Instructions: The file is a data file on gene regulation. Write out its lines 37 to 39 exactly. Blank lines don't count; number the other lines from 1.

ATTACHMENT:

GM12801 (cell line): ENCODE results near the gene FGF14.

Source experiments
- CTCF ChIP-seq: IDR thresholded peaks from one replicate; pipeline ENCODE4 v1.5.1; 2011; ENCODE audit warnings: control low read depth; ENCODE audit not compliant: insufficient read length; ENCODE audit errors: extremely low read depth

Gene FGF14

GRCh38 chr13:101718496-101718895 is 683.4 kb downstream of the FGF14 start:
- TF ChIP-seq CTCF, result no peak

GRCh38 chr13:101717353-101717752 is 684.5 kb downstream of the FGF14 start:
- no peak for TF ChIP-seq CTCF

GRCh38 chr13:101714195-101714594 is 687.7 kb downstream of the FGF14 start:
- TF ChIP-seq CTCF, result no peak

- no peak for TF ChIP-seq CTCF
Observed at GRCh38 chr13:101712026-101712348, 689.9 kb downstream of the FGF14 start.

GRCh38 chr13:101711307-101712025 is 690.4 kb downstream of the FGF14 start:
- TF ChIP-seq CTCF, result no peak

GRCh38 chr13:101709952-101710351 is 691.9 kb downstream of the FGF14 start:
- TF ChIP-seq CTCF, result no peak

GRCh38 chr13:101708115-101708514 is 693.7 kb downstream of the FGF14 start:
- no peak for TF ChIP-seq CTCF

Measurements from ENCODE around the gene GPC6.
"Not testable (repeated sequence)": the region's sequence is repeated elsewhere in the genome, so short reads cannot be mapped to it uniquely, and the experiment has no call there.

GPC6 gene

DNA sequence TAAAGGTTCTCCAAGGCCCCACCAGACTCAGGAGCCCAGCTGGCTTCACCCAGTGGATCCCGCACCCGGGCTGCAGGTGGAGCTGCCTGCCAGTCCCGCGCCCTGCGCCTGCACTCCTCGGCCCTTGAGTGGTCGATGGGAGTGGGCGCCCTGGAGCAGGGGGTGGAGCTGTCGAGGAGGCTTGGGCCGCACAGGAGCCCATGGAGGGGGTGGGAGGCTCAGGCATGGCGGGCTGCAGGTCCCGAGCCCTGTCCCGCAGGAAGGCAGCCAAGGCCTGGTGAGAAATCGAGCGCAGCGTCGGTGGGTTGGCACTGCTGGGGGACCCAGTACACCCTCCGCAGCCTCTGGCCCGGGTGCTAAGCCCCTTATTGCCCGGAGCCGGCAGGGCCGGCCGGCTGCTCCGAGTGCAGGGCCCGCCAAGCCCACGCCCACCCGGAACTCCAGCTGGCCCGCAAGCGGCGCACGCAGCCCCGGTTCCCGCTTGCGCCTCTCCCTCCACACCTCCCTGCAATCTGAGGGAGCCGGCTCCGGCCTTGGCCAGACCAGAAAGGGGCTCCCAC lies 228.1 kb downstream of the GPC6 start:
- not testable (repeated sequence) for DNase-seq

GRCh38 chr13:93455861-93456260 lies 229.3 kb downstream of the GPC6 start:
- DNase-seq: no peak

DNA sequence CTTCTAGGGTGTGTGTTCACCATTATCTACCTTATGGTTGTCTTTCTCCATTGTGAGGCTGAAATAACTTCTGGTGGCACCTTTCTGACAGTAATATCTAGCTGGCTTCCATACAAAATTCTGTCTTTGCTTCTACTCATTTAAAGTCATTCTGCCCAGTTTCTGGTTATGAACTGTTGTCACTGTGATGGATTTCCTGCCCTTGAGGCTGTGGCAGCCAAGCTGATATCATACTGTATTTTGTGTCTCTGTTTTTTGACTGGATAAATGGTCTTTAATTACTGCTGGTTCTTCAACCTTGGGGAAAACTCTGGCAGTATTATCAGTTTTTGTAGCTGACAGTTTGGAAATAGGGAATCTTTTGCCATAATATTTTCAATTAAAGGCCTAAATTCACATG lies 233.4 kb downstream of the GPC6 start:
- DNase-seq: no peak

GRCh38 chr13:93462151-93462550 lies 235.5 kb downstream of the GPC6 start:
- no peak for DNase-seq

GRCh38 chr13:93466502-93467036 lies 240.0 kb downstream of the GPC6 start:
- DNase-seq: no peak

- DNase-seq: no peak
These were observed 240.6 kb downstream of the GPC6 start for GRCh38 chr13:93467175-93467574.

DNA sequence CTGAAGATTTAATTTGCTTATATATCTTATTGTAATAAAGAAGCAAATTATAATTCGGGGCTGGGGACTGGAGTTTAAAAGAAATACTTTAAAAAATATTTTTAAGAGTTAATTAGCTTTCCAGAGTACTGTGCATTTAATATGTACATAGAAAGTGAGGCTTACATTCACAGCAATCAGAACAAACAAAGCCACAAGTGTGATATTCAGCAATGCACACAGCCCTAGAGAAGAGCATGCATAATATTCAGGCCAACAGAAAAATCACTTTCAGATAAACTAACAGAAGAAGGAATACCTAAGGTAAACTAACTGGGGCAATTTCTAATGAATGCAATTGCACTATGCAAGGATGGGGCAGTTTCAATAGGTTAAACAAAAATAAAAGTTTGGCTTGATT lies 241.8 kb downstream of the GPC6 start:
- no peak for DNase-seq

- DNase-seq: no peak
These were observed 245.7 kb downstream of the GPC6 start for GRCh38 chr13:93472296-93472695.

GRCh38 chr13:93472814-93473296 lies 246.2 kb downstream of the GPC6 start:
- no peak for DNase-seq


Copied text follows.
These were observed 245.7 kb downstream of the GPC6 start for GRCh38 chr13:93472296-93472695.

GRCh38 chr13:93472814-93473296 lies 246.2 kb downstream of the GPC6 start:
- no peak for DNase-seq